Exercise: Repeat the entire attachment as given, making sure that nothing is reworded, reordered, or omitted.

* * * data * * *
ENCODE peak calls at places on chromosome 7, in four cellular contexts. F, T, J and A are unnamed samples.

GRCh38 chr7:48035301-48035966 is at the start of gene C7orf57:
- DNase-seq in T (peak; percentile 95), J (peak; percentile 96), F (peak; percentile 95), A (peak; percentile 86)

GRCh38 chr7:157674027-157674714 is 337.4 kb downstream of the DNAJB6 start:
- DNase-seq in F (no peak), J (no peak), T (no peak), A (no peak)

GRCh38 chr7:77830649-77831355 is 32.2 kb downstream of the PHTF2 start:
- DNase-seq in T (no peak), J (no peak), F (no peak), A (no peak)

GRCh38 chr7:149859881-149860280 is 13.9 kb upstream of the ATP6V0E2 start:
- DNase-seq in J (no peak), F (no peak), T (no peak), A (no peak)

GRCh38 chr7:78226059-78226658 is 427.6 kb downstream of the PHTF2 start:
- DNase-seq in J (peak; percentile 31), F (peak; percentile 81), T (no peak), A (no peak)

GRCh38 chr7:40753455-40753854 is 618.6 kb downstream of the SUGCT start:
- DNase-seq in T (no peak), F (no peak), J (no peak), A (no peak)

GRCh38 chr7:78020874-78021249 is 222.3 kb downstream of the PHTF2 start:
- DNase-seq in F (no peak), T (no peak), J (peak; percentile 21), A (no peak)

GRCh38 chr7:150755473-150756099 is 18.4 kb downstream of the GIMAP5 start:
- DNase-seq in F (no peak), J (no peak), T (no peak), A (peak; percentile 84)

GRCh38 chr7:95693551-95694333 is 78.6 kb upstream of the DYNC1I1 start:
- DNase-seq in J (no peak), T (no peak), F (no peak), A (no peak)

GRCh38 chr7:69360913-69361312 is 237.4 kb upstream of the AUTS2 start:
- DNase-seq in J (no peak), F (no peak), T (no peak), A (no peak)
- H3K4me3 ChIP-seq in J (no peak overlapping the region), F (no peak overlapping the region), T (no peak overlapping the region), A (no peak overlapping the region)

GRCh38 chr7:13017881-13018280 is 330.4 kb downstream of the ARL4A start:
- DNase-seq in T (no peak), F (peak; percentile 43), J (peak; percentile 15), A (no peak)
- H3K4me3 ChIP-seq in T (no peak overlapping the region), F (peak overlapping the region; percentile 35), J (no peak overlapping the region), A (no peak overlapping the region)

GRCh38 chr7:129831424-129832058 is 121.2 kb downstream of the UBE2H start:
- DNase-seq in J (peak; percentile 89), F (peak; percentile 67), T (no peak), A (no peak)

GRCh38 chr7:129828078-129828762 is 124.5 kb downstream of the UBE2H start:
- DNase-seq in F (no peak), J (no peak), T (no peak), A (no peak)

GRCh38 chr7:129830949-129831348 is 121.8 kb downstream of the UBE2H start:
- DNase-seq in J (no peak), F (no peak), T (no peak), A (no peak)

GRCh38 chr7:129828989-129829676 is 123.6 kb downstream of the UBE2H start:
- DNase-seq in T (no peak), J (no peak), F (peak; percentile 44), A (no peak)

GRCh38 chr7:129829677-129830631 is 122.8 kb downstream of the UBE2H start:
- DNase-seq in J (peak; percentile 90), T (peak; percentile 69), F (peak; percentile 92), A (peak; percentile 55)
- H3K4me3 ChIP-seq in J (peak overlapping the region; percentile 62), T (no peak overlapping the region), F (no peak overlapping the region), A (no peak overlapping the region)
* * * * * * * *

ENCODE peak calls at places on chromosome 7, in four cellular contexts. F, T, J and A are unnamed samples.

GRCh38 chr7:48035301-48035966 is at the start of gene C7orf57:
- DNase-seq in T (peak; percentile 95), J (peak; percentile 96), F (peak; percentile 95), A (peak; percentile 86)

GRCh38 chr7:157674027-157674714 is 337.4 kb downstream of the DNAJB6 start:
- DNase-seq in F (no peak), J (no peak), T (no peak), A (no peak)

GRCh38 chr7:77830649-77831355 is 32.2 kb downstream of the PHTF2 start:
- DNase-seq in T (no peak), J (no peak), F (no peak), A (no peak)

GRCh38 chr7:149859881-149860280 is 13.9 kb upstream of the ATP6V0E2 start:
- DNase-seq in J (no peak), F (no peak), T (no peak), A (no peak)

GRCh38 chr7:78226059-78226658 is 427.6 kb downstream of the PHTF2 start:
- DNase-seq in J (peak; percentile 31), F (peak; percentile 81), T (no peak), A (no peak)

GRCh38 chr7:40753455-40753854 is 618.6 kb downstream of the SUGCT start:
- DNase-seq in T (no peak), F (no peak), J (no peak), A (no peak)

GRCh38 chr7:78020874-78021249 is 222.3 kb downstream of the PHTF2 start:
- DNase-seq in F (no peak), T (no peak), J (peak; percentile 21), A (no peak)

GRCh38 chr7:150755473-150756099 is 18.4 kb downstream of the GIMAP5 start:
- DNase-seq in F (no peak), J (no peak), T (no peak), A (peak; percentile 84)

GRCh38 chr7:95693551-95694333 is 78.6 kb upstream of the DYNC1I1 start:
- DNase-seq in J (no peak), T (no peak), F (no peak), A (no peak)

GRCh38 chr7:69360913-69361312 is 237.4 kb upstream of the AUTS2 start:
- DNase-seq in J (no peak), F (no peak), T (no peak), A (no peak)
- H3K4me3 ChIP-seq in J (no peak overlapping the region), F (no peak overlapping the region), T (no peak overlapping the region), A (no peak overlapping the region)

GRCh38 chr7:13017881-13018280 is 330.4 kb downstream of the ARL4A start:
- DNase-seq in T (no peak), F (peak; percentile 43), J (peak; percentile 15), A (no peak)
- H3K4me3 ChIP-seq in T (no peak overlapping the region), F (peak overlapping the region; percentile 35), J (no peak overlapping the region), A (no peak overlapping the region)

GRCh38 chr7:129831424-129832058 is 121.2 kb downstream of the UBE2H start:
- DNase-seq in J (peak; percentile 89), F (peak; percentile 67), T (no peak), A (no peak)

GRCh38 chr7:129828078-129828762 is 124.5 kb downstream of the UBE2H start:
- DNase-seq in F (no peak), J (no peak), T (no peak), A (no peak)

GRCh38 chr7:129830949-129831348 is 121.8 kb downstream of the UBE2H start:
- DNase-seq in J (no peak), F (no peak), T (no peak), A (no peak)

GRCh38 chr7:129828989-129829676 is 123.6 kb downstream of the UBE2H start:
- DNase-seq in T (no peak), J (no peak), F (peak; percentile 44), A (no peak)

GRCh38 chr7:129829677-129830631 is 122.8 kb downstream of the UBE2H start:
- DNase-seq in J (peak; percentile 90), T (peak; percentile 69), F (peak; percentile 92), A (peak; percentile 55)
- H3K4me3 ChIP-seq in J (peak overlapping the region; percentile 62), T (no peak overlapping the region), F (no peak overlapping the region), A (no peak overlapping the region)